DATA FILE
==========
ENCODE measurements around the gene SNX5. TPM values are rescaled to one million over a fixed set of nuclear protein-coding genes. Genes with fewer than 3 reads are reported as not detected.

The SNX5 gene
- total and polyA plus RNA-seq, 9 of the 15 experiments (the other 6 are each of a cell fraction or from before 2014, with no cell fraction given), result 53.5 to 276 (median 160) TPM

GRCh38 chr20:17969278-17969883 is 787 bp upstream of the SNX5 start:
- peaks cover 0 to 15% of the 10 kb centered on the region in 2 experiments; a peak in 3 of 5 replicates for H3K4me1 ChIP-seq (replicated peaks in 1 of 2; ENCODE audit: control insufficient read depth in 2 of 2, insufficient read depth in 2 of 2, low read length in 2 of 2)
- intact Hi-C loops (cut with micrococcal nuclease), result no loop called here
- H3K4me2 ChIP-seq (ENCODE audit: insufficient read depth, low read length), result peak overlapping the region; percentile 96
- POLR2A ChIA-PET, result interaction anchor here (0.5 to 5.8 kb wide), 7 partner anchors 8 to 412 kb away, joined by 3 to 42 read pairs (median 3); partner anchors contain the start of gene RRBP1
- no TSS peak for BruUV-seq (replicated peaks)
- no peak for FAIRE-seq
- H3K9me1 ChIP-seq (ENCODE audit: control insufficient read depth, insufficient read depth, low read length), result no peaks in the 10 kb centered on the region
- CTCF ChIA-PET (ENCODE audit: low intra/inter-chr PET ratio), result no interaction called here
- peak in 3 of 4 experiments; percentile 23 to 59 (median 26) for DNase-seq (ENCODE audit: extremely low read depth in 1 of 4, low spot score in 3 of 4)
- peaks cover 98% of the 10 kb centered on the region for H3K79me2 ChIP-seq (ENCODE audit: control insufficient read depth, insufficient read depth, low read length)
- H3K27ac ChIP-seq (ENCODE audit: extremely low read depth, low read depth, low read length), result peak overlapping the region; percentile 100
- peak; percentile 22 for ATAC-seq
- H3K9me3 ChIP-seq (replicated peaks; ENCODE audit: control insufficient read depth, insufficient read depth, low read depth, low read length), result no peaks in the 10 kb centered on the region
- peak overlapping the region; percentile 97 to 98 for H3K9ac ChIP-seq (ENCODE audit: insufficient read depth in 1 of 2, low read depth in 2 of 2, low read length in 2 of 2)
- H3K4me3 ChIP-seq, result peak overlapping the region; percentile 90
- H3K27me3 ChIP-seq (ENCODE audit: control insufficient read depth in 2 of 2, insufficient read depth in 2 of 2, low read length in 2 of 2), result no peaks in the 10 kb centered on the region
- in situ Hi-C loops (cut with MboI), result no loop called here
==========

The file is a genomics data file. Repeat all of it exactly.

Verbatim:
ENCODE measurements around the gene SNX5. TPM values are rescaled to one million over a fixed set of nuclear protein-coding genes. Genes with fewer than 3 reads are reported as not detected.

The SNX5 gene
- total and polyA plus RNA-seq, 9 of the 15 experiments (the other 6 are each of a cell fraction or from before 2014, with no cell fraction given), result 53.5 to 276 (median 160) TPM

GRCh38 chr20:17969278-17969883 is 787 bp upstream of the SNX5 start:
- peaks cover 0 to 15% of the 10 kb centered on the region in 2 experiments; a peak in 3 of 5 replicates for H3K4me1 ChIP-seq (replicated peaks in 1 of 2; ENCODE audit: control insufficient read depth in 2 of 2, insufficient read depth in 2 of 2, low read length in 2 of 2)
- intact Hi-C loops (cut with micrococcal nuclease), result no loop called here
- H3K4me2 ChIP-seq (ENCODE audit: insufficient read depth, low read length), result peak overlapping the region; percentile 96
- POLR2A ChIA-PET, result interaction anchor here (0.5 to 5.8 kb wide), 7 partner anchors 8 to 412 kb away, joined by 3 to 42 read pairs (median 3); partner anchors contain the start of gene RRBP1
- no TSS peak for BruUV-seq (replicated peaks)
- no peak for FAIRE-seq
- H3K9me1 ChIP-seq (ENCODE audit: control insufficient read depth, insufficient read depth, low read length), result no peaks in the 10 kb centered on the region
- CTCF ChIA-PET (ENCODE audit: low intra/inter-chr PET ratio), result no interaction called here
- peak in 3 of 4 experiments; percentile 23 to 59 (median 26) for DNase-seq (ENCODE audit: extremely low read depth in 1 of 4, low spot score in 3 of 4)
- peaks cover 98% of the 10 kb centered on the region for H3K79me2 ChIP-seq (ENCODE audit: control insufficient read depth, insufficient read depth, low read length)
- H3K27ac ChIP-seq (ENCODE audit: extremely low read depth, low read depth, low read length), result peak overlapping the region; percentile 100
- peak; percentile 22 for ATAC-seq
- H3K9me3 ChIP-seq (replicated peaks; ENCODE audit: control insufficient read depth, insufficient read depth, low read depth, low read length), result no peaks in the 10 kb centered on the region
- peak overlapping the region; percentile 97 to 98 for H3K9ac ChIP-seq (ENCODE audit: insufficient read depth in 1 of 2, low read depth in 2 of 2, low read length in 2 of 2)
- H3K4me3 ChIP-seq, result peak overlapping the region; percentile 90
- H3K27me3 ChIP-seq (ENCODE audit: control insufficient read depth in 2 of 2, insufficient read depth in 2 of 2, low read length in 2 of 2), result no peaks in the 10 kb centered on the region
- in situ Hi-C loops (cut with MboI), result no loop called here